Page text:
* Jason Terry -- Leave 'em -- Terry brought veteran experience, confidence and locker room leadership. But the fear is that the 35-year-old simply can't sustain what he showed over the final four games of the playoffs. His regular-season struggles and a $5.2 million contract should make the Celtics consider the trade market (he does have a trade kicker that will make that avenue a tiny bit tougher to navigate). If the trade market is cool for Terry, it might force Boston to ponder a Lee deal more.
* Avery Bradley -- Take 'em -- His confidence took a jolt against the Knicks -- though Bradley finished on the upswing in the fourth quarter of Game 6. Bradley should really benefit from having Rondo back, taking away the point-guard duties that weighed him down in the postseason. Still only 22, Bradley is in line for a new deal soon (the team holds a $3.6 million qualifying offer for the 2014-15 campaign).
* Chris Wilcox -- Leave 'em -- The Celtics already tried to ship Wilcox to Washington at February's trade deadline and he won't have an ability to veto a move this time around. Six minutes of floor time in six playoff games -- his first playoffs of his professional career -- sums up his value to Boston. A valuable offensive player, Wilcox's struggles on defense sealed his fate.
* Jared Sullinger -- Take 'em -- While Boston's offensive woes left us all focusing on how much the team missed Rondo, the Celtics really missed Sullinger too (he had just ascended to a starting role in early February before his back injury flared). If healthy, Sullinger provides a low-cost, starter-caliber player whose skill set filled some of the Celtics' most glaring needs (most notably his offensive rebounding).
* Fab Melo -- Take 'em -- Year 1 of Melo's NBA development seemed to stall a bit with a concussion in late December. But he came with the label of long-term project and his transition to the pro level is going to take time. Melo turns 23 in late June, but he'll still be brought along slowly as long as the Celtics have depth up front.
* Jordan Crawford -- Take 'em -- If he didn't open his mouth after the final buzzer in Game 5, this is probably an even easier decision. But Crawford's reputation precedes him and Boston will be open to swapping out wild cards if they find something comparable to their liking. Crawford's $2.1 million salary could be trade bait later in the year if he struggles to carve out a consistent role, but the guess here is he's back to start the season.
* Shavlik Randolph -- Take 'em -- Easiest one on the list, right? Randolph's insatiable appetite for rebounds and a friendly contract ($1.1 team option) makes this a no-brainer. With Randolph under Boston's control this offseason, the team won't get Stiemsma'd by a bidder with more available dollars.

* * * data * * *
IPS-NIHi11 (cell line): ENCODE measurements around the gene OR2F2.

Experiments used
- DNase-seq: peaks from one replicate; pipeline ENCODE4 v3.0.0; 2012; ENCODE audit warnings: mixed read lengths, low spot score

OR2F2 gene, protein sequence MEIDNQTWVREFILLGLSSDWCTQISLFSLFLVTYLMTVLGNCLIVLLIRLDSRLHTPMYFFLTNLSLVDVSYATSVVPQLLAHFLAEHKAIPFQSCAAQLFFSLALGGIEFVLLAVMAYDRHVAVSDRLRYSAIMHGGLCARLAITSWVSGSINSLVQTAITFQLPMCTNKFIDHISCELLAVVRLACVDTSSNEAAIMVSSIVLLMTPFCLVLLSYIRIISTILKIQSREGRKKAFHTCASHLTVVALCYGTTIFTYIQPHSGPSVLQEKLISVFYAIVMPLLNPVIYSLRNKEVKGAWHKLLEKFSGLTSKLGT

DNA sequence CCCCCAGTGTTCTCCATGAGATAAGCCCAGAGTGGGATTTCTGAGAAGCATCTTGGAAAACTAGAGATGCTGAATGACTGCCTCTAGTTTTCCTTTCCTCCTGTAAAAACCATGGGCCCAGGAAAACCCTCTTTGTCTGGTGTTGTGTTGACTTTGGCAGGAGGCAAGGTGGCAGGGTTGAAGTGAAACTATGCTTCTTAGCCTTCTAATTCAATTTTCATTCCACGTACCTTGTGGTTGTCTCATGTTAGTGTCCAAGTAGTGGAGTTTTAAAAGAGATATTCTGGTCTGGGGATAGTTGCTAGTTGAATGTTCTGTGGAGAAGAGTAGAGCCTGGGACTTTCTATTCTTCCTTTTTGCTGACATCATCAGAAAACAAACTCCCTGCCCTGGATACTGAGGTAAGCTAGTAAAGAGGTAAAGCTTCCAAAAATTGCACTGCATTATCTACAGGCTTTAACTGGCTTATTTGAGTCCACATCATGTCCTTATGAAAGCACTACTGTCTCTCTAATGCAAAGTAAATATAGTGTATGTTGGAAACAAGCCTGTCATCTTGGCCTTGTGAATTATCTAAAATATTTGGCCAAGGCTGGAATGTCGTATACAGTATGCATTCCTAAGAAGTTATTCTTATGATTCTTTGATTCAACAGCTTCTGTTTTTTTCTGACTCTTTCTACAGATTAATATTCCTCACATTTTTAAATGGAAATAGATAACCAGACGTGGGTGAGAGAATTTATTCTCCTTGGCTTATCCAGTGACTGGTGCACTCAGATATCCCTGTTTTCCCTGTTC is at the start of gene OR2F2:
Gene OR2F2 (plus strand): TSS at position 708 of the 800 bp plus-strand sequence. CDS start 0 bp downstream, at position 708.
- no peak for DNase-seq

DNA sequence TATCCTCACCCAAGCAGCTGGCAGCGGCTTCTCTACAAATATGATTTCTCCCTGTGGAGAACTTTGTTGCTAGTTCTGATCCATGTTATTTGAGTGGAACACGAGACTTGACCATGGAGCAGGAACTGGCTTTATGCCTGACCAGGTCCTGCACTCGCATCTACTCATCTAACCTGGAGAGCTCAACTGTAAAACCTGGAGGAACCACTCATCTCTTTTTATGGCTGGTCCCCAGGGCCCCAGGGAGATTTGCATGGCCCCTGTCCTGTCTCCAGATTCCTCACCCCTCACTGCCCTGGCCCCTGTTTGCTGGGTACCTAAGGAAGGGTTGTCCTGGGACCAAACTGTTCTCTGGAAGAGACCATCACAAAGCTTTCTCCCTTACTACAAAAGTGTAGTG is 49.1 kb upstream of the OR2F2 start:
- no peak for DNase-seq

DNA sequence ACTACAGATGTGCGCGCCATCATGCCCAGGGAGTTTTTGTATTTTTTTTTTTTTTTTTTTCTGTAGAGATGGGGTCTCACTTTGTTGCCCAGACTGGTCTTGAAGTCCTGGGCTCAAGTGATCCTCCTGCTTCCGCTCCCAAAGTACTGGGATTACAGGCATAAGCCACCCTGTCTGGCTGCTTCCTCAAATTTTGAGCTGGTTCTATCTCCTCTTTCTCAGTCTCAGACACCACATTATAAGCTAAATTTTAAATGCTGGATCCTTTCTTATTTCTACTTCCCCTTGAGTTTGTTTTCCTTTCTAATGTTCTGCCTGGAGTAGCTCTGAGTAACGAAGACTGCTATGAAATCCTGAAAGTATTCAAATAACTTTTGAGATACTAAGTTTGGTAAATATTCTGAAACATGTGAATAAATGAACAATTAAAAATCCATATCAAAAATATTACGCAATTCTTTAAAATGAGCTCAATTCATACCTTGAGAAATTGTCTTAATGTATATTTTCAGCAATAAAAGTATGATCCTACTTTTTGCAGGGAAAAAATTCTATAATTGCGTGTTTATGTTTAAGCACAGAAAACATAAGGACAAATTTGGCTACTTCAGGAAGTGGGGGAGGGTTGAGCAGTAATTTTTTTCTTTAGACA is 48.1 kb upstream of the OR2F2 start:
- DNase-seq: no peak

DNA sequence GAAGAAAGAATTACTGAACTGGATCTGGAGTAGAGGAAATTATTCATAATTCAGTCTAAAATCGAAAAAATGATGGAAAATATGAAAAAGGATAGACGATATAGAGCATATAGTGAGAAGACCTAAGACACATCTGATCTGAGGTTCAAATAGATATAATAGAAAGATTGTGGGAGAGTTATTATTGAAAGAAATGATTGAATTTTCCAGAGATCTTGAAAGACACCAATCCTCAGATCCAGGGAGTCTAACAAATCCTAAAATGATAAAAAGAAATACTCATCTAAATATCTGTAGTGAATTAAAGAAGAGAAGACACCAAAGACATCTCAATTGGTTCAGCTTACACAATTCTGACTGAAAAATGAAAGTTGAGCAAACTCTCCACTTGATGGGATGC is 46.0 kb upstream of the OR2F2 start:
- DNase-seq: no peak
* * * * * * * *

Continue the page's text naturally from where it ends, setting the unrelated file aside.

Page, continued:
* D.J. White -- Leave 'em -- Not sure we saw enough in 86 regular-season minutes to form much of an opinion, so White could sway the team with a strong summer. But if the Celtics do elect to keep much of their roster in place, White's spot could go to another minimum player or one of Boston's possible exceptions (midlevel, biannual).
* Terrence Williams -- Take 'em -- There's a reason Williams was out of the league at the start of last season and his attitude still probably rubs some the wrong way. But there's talent -- and low-cost talent, no less. Williams' ability to provide point guard depth makes him even more valuable, especially after he emerged as a rotation-caliber player in the postseason.
* Doc Rivers -- Take 'em -- When he inked a five-year, $35 million extension in May 2011, Rivers pledged to be part of a potential rebuild (or overhaul), so it's hard to imagine him stepping aside at this point (though it will happen eventually). Rivers has his flaws, including a propensity to lean on his veterans too heavily at times, but he made the most of what he had this season and remains a key recruiter for the future.
* Danny Ainge -- Take 'em -- Ainge and his staff (future league GMs Ryan McDonough and Mike Zarren) will need another creative offseason if they desire to remain competitive while targeting future development. Boston currently has only one pick (16th overall) in this year's draft, which limits the influx of cheap, young talent and puts more of a premium on free agency.
With this plan, the Celtics would have three roster spots to fill this offseason. If the team kept a couple of spots open entering the year -- always a bonus in the event that injuries crop up or players become available in season -- Boston could then fill out its roster using available exceptions, which could include the biannual (starting salary of $2.016 million) and, less likely, the nontaxpayer midlevel (starting at $5.15 million, but that would require some creativity to stay on the luxury tax apron as the team would be hard-capped again). At worst, Boston could settle for the taxpayer midlevel (starting salary at $3.183 million), which could draw an impact body while not cramping the payroll. The downside there is the potential for a heftier luxury tax bill with repeater penalties looming after next season.
Yes, there's no easy solutions, but that's what makes this a fascinating offseason for Boston.